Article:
Health Secretary Sharfstein to join Hopkins

New position starts in January

  • Dr. Joshua M. Sharfstein, Maryland Secretary of Health and Mental Hygiene, testifies before the U.S. House Committee on Oversight and Government Reform on Examining ObamaCare's Problem-Filled State Exchanges.
Dr. Joshua M. Sharfstein, Maryland Secretary of Health and… (Kim Hairston / Baltimore…)
July 30, 2014|By Meredith Cohn, Andrea K. Walker and Michael Dresser, The Baltimore Sun

Dr. Joshua M. Sharfstein said Wednesday he plans to leave his post as secretary of the state Department of Health and Mental Hygiene, where he drew criticism for the botched rollout of the state's health insurance exchange website.

Sharfstein, a trained pediatrician who has spent his career in public service, will join the Johns Hopkins Bloomberg School of Public Health as an associate dean in January as the O'Malley administration ends.

He took the state post three years ago after developing a national profile for his aggressive pursuit of public health initiatives in children's health, HIV and other areas.

As health secretary in Maryland, he revamped the way hospitals treat and charge patients and the way abortion clinics and tanning salons are regulated. He's worked to reduce a backlog of cases at the board of physicians and pushed for a ban on potentially deadly crib bumpers.

But he also oversaw the state's health insurance exchange, which crashed on the first day and caused problems for thousands trying to buy health insurance. The persistent troubles with the system prompted the state to cut ties with the original contractor and ultimately decide to replace the exchange altogether with new technology.

Sharfstein and the health department also came under scrutiny this month after a medically fragile 10-year-old boy died in a Laurel-area facility overseen by one of its agencies. While the Office of Health Care Quality had been inspecting the LifeLine facility, it acknowledged it didn't know about some financial and care issues there. The office also acknowledged that it had not inspected many of the other 14,000 health facilities under its purview on schedule.

Sharfstein, 44, will not begin his new position as associate dean for public health practice and training until after the relaunch of the health exchange website in the fall.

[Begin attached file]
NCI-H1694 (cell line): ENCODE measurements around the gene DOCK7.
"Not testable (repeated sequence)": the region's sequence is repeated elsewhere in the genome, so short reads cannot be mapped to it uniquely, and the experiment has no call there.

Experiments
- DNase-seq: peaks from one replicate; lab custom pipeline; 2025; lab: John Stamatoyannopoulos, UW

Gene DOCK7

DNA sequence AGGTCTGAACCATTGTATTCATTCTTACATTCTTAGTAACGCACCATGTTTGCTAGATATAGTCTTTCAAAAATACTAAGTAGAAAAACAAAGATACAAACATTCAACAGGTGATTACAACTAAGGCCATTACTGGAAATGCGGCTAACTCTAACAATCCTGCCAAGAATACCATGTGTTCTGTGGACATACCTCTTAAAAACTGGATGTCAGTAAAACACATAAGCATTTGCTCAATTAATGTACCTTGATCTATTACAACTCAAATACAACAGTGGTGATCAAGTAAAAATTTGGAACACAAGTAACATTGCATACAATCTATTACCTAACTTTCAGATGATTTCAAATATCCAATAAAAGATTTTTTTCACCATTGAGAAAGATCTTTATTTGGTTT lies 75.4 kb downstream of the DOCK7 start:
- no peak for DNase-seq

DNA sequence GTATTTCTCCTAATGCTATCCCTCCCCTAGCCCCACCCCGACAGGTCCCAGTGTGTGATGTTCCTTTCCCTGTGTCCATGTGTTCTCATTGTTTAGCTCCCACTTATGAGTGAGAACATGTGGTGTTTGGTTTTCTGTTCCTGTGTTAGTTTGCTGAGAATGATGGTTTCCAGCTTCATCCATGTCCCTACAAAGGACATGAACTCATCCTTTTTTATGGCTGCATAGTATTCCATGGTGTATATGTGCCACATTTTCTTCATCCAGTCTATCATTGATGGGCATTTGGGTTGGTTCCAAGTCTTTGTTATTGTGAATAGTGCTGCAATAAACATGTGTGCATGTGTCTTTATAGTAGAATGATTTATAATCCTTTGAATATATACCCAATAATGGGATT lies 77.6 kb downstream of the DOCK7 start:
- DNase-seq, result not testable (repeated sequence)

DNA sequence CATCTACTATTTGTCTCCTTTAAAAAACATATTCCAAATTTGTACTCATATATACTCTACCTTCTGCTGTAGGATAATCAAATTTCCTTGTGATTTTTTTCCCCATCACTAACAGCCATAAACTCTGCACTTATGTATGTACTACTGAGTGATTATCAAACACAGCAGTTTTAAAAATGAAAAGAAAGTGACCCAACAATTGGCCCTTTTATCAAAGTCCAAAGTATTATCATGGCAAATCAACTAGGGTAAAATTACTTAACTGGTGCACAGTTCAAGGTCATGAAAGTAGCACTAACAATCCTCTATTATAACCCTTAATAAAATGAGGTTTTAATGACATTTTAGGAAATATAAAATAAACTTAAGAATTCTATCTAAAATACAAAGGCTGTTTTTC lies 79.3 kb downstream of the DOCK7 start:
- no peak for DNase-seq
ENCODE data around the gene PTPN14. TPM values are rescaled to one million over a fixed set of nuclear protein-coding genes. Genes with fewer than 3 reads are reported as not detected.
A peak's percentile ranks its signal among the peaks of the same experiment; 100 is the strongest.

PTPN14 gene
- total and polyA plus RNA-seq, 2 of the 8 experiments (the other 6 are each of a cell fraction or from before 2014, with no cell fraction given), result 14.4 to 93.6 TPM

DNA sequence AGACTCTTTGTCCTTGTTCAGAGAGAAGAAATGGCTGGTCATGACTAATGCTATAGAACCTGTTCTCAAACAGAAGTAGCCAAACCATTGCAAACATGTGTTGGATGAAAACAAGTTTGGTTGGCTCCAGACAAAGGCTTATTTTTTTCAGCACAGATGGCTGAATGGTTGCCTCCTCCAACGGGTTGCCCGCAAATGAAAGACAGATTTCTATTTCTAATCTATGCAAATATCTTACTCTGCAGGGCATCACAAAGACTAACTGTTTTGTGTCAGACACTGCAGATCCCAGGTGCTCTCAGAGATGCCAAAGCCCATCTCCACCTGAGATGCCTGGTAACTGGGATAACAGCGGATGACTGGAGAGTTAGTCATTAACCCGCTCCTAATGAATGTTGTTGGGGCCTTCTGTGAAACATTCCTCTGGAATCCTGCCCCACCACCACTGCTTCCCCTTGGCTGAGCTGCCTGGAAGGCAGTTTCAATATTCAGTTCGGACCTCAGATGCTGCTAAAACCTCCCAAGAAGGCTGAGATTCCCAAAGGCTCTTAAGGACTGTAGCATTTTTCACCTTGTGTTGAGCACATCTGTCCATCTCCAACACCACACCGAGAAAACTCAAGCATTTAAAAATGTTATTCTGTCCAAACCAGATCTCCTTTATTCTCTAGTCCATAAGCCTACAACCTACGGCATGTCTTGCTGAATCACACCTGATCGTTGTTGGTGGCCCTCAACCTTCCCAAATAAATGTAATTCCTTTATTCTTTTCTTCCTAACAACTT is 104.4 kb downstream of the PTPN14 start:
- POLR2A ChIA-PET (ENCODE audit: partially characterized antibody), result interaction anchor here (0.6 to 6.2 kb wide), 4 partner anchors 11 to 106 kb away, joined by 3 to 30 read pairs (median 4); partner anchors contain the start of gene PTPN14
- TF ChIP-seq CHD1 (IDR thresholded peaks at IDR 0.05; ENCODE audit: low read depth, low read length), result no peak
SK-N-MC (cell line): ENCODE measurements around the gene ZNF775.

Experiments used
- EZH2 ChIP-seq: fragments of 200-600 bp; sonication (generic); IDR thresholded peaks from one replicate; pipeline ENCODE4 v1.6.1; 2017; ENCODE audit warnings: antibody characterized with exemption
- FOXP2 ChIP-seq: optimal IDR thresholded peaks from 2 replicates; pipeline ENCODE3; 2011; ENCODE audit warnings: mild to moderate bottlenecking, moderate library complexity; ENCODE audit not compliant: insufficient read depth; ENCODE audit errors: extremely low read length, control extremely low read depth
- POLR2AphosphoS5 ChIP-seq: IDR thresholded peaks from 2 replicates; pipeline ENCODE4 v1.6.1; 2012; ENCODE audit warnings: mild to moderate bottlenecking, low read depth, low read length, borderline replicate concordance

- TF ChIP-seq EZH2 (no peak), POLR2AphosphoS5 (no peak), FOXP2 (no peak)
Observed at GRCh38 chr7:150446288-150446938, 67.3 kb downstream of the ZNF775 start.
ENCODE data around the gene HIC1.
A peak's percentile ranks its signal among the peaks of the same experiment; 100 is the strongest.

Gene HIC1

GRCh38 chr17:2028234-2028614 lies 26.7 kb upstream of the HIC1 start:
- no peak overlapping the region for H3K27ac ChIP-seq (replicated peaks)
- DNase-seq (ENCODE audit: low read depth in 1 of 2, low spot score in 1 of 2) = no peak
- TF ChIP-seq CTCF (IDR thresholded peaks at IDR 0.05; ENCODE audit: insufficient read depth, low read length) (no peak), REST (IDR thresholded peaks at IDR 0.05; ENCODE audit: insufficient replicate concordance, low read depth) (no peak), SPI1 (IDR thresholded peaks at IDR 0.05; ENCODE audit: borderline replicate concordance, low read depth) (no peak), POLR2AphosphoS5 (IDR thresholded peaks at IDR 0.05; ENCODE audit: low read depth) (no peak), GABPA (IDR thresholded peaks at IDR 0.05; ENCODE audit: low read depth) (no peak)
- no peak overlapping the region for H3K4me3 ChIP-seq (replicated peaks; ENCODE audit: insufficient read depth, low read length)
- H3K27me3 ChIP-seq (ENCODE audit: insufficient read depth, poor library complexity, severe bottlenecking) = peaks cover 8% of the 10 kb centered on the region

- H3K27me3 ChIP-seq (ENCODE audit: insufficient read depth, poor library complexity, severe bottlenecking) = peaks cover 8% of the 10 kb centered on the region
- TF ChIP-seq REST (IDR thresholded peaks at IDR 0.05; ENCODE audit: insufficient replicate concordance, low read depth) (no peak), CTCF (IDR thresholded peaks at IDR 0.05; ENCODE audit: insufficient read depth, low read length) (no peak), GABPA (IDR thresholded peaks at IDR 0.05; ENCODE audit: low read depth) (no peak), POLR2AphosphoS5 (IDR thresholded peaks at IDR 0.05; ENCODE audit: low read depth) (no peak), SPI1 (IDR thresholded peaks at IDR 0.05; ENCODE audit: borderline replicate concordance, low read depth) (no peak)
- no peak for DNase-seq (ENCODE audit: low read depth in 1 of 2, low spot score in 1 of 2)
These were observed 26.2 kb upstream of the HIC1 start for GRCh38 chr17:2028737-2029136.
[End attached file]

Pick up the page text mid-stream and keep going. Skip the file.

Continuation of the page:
He told his staff in a letter Wednesday that the technological problems would not make his highlight reel.

"I do remember, however, the moment when Gov. Martin O'Malley pulled me aside and told me that what mattered most was rising to the challenge," wrote Sharfstein, who was paid $169,404 in the fiscal year ended June 30.

One longtime critic of the exchange was quick to lay blame for the exchange troubles on Sharfstein and said it was past time for him to go.

"We were pleased to see that Joshua Sharfstein, secretary of the Department of Health and Mental Hygiene, has finally agreed to resign, especially after the national debacle that he and Anthony Brown were responsible for with the rollout of the Maryland Health Benefit Exchange," said Republican gubernatorial candidate Larry Hogan, referring to the lieutenant governor who also was the state point man for the federal health reform.

"But his resignation should be immediate," he added.

Brown, the Democratic nominee for governor, did not respond to a request for comment.

Others from Annapolis to Baltimore praised the secretary and pointed more to his response than the initial failure — and to the nearly 375,000 people who eventually signed up for health insurance.

Sharfstein was known for his hands-on leadership, long hours and attention to detail — character traits that were necessary to steer the state's largest department, and handle the exchange crisis, said John M. Colmers, his predecessor as health secretary and now a John Hopkins Medicine vice president

Judging Sharfstein solely on the exchange was unfair, Colmers said, considering the vast responsibilities and complexities of the job managing the $10 billion health department budget and overseeing Medicaid and programs in behavioral and public health, as well as those for the disabled.

"It's big and necessarily big," he said of the department. "On a daily basis, things can happen of which you have little control. And being able to achieve the things he was able to achieve is certainly to be commended. It will all have a lasting impact."

Another observer agreed that Sharfstein likely would be recalled for his full body of work, and the announcement of his departure was timely.

"I expect we'll be seeing this from nearly all department heads in next few weeks and few months," said Donald F. Norris, a University of Maryland Baltimore County professor of public policy. "I don't know that any of them will necessarily be retained."

Before Sharfstein starts at Hopkins in January, he plans to work not only on the exchange but on issues such as drug overdoses, patient safety and behavioral health.

His next position, he said, will keep him engaged in policy and government issues, and Dr. Michael J. Klag, dean of the Hopkins Bloomberg School, lauded his experience. Sharfstein will succeed Thomas Burke, who is President Barack Obama's nominee to lead the Environmental Protection Agency's Office of Research and Development.

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